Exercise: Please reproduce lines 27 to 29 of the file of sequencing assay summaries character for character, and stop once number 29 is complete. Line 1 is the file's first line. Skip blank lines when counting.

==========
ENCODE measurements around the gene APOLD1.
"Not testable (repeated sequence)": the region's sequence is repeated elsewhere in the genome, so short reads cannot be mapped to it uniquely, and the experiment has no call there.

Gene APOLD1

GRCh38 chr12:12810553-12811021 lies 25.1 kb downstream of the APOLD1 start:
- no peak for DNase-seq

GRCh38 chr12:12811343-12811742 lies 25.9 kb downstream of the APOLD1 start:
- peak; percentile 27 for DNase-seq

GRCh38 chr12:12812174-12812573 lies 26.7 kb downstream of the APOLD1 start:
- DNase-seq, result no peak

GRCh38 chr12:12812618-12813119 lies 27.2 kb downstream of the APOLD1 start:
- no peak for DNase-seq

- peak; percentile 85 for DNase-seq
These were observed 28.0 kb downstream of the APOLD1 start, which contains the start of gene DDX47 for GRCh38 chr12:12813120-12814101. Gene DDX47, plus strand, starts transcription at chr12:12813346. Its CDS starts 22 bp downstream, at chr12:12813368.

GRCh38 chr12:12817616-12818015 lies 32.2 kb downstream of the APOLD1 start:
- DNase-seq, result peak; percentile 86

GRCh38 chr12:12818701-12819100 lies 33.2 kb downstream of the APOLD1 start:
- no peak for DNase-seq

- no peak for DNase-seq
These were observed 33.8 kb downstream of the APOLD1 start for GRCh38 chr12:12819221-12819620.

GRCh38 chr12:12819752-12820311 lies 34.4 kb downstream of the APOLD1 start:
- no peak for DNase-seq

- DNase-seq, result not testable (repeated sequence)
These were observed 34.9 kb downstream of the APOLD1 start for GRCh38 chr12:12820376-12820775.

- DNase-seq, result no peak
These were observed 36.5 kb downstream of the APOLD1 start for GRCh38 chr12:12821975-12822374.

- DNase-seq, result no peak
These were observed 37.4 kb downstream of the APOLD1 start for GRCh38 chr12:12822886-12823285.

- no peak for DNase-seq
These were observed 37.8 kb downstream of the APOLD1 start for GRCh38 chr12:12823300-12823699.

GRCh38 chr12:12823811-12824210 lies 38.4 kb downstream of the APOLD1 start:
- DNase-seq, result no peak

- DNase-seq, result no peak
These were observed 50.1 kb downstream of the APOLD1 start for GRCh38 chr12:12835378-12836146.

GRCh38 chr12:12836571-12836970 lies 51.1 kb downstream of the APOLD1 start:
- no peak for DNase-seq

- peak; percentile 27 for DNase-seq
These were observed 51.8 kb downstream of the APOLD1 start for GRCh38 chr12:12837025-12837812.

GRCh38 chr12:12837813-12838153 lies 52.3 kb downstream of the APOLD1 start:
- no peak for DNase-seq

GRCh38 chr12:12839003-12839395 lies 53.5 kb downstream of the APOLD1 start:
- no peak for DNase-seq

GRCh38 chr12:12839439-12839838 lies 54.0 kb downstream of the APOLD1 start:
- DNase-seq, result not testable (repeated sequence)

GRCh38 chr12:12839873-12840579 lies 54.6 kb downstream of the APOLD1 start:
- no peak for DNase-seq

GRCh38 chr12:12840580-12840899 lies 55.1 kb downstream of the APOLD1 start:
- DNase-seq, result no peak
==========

These were observed 37.4 kb downstream of the APOLD1 start for GRCh38 chr12:12822886-12823285.

- no peak for DNase-seq
These were observed 37.8 kb downstream of the APOLD1 start for GRCh38 chr12:12823300-12823699.